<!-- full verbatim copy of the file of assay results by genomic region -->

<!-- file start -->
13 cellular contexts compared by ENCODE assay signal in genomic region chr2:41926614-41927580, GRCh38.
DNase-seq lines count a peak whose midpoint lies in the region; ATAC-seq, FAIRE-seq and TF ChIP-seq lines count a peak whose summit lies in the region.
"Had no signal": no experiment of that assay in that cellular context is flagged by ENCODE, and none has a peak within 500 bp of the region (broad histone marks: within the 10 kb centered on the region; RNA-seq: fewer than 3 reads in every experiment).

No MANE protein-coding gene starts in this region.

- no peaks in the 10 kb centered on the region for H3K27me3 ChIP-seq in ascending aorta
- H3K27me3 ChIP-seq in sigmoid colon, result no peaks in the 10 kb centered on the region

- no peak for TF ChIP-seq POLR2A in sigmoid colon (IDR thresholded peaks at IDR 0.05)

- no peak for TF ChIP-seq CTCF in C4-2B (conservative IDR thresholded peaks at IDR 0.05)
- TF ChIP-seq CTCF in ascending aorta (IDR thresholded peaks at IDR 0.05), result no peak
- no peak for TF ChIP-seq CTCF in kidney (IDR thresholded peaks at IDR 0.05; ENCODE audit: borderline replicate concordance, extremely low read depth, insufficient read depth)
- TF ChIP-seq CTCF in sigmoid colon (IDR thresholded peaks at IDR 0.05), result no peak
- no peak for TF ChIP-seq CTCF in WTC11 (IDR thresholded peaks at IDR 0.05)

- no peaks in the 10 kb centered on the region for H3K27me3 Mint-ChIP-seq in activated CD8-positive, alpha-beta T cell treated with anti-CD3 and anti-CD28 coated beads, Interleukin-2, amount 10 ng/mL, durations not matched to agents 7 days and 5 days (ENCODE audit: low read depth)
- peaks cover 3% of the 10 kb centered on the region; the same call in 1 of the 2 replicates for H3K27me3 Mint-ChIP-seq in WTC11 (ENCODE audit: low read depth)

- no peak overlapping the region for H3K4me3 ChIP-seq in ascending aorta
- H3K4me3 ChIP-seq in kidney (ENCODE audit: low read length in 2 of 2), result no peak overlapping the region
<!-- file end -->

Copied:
13 cellular contexts compared by ENCODE assay signal in genomic region chr2:41926614-41927580, GRCh38.
DNase-seq lines count a peak whose midpoint lies in the region; ATAC-seq, FAIRE-seq and TF ChIP-seq lines count a peak whose summit lies in the region.
"Had no signal": no experiment of that assay in that cellular context is flagged by ENCODE, and none has a peak within 500 bp of the region (broad histone marks: within the 10 kb centered on the region; RNA-seq: fewer than 3 reads in every experiment).

No MANE protein-coding gene starts in this region.

- no peaks in the 10 kb centered on the region for H3K27me3 ChIP-seq in ascending aorta
- H3K27me3 ChIP-seq in sigmoid colon, result no peaks in the 10 kb centered on the region

- no peak for TF ChIP-seq POLR2A in sigmoid colon (IDR thresholded peaks at IDR 0.05)

- no peak for TF ChIP-seq CTCF in C4-2B (conservative IDR thresholded peaks at IDR 0.05)
- TF ChIP-seq CTCF in ascending aorta (IDR thresholded peaks at IDR 0.05), result no peak
- no peak for TF ChIP-seq CTCF in kidney (IDR thresholded peaks at IDR 0.05; ENCODE audit: borderline replicate concordance, extremely low read depth, insufficient read depth)
- TF ChIP-seq CTCF in sigmoid colon (IDR thresholded peaks at IDR 0.05), result no peak
- no peak for TF ChIP-seq CTCF in WTC11 (IDR thresholded peaks at IDR 0.05)

- no peaks in the 10 kb centered on the region for H3K27me3 Mint-ChIP-seq in activated CD8-positive, alpha-beta T cell treated with anti-CD3 and anti-CD28 coated beads, Interleukin-2, amount 10 ng/mL, durations not matched to agents 7 days and 5 days (ENCODE audit: low read depth)
- peaks cover 3% of the 10 kb centered on the region; the same call in 1 of the 2 replicates for H3K27me3 Mint-ChIP-seq in WTC11 (ENCODE audit: low read depth)

- no peak overlapping the region for H3K4me3 ChIP-seq in ascending aorta
- H3K4me3 ChIP-seq in kidney (ENCODE audit: low read length in 2 of 2), result no peak overlapping the region